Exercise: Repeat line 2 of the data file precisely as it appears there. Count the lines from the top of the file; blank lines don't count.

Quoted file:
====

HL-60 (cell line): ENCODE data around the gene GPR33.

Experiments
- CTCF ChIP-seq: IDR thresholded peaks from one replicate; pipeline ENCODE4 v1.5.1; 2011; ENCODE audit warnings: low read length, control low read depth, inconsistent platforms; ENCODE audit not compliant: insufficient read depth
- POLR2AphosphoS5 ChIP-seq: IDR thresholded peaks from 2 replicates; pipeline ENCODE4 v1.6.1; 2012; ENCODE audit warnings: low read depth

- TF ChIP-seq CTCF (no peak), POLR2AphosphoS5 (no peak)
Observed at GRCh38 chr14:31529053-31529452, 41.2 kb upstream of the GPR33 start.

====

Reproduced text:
Experiments